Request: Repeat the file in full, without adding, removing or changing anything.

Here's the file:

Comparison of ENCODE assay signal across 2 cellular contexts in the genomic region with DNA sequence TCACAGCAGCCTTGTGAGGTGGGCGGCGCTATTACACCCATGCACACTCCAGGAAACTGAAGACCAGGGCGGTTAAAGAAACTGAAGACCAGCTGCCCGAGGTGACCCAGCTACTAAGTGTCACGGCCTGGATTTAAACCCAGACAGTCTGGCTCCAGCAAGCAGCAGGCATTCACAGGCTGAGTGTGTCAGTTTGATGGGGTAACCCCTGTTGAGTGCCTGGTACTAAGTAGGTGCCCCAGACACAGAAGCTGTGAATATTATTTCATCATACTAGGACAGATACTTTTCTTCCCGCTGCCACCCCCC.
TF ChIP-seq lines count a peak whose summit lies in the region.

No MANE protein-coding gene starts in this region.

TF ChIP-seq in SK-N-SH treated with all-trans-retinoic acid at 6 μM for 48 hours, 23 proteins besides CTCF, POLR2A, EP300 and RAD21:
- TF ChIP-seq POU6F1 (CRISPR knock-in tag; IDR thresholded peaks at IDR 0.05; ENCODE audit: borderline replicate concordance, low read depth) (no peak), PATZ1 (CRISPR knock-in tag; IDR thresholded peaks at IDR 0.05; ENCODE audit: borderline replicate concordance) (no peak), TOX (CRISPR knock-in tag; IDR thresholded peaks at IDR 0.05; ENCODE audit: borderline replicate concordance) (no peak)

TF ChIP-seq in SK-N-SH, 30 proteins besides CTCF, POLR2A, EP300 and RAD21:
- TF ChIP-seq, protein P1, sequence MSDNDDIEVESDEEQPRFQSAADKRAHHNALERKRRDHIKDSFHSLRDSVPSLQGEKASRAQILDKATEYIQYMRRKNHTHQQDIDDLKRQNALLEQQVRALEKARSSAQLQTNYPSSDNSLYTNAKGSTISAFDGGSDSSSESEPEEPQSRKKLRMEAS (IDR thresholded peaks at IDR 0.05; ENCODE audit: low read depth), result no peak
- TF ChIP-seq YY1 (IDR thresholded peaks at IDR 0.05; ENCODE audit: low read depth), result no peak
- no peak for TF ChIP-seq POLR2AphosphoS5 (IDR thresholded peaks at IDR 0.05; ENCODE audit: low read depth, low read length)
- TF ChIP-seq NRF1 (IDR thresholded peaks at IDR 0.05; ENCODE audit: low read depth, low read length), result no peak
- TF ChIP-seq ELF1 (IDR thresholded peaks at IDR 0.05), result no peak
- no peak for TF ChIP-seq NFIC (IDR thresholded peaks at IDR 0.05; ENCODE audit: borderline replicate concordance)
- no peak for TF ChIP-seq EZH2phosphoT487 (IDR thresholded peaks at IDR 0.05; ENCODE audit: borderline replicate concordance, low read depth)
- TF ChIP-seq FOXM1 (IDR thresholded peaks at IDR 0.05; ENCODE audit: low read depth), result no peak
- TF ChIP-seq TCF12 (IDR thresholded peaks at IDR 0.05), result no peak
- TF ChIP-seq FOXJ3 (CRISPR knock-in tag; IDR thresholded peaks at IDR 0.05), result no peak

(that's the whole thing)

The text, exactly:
Comparison of ENCODE assay signal across 2 cellular contexts in the genomic region with DNA sequence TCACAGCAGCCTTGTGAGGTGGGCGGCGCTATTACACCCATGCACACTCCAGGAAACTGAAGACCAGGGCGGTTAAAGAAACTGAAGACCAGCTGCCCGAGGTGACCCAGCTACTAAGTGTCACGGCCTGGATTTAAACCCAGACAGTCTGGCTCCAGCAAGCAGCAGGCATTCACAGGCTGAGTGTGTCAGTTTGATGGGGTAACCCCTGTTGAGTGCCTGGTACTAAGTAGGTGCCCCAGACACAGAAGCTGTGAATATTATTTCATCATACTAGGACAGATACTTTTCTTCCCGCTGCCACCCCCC.
TF ChIP-seq lines count a peak whose summit lies in the region.

No MANE protein-coding gene starts in this region.

TF ChIP-seq in SK-N-SH treated with all-trans-retinoic acid at 6 μM for 48 hours, 23 proteins besides CTCF, POLR2A, EP300 and RAD21:
- TF ChIP-seq POU6F1 (CRISPR knock-in tag; IDR thresholded peaks at IDR 0.05; ENCODE audit: borderline replicate concordance, low read depth) (no peak), PATZ1 (CRISPR knock-in tag; IDR thresholded peaks at IDR 0.05; ENCODE audit: borderline replicate concordance) (no peak), TOX (CRISPR knock-in tag; IDR thresholded peaks at IDR 0.05; ENCODE audit: borderline replicate concordance) (no peak)

TF ChIP-seq in SK-N-SH, 30 proteins besides CTCF, POLR2A, EP300 and RAD21:
- TF ChIP-seq, protein P1, sequence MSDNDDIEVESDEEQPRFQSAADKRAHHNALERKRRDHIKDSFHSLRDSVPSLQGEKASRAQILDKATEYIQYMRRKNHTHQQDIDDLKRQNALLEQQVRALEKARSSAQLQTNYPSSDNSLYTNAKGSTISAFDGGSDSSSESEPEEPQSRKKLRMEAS (IDR thresholded peaks at IDR 0.05; ENCODE audit: low read depth), result no peak
- TF ChIP-seq YY1 (IDR thresholded peaks at IDR 0.05; ENCODE audit: low read depth), result no peak
- no peak for TF ChIP-seq POLR2AphosphoS5 (IDR thresholded peaks at IDR 0.05; ENCODE audit: low read depth, low read length)
- TF ChIP-seq NRF1 (IDR thresholded peaks at IDR 0.05; ENCODE audit: low read depth, low read length), result no peak
- TF ChIP-seq ELF1 (IDR thresholded peaks at IDR 0.05), result no peak
- no peak for TF ChIP-seq NFIC (IDR thresholded peaks at IDR 0.05; ENCODE audit: borderline replicate concordance)
- no peak for TF ChIP-seq EZH2phosphoT487 (IDR thresholded peaks at IDR 0.05; ENCODE audit: borderline replicate concordance, low read depth)
- TF ChIP-seq FOXM1 (IDR thresholded peaks at IDR 0.05; ENCODE audit: low read depth), result no peak
- TF ChIP-seq TCF12 (IDR thresholded peaks at IDR 0.05), result no peak
- TF ChIP-seq FOXJ3 (CRISPR knock-in tag; IDR thresholded peaks at IDR 0.05), result no peak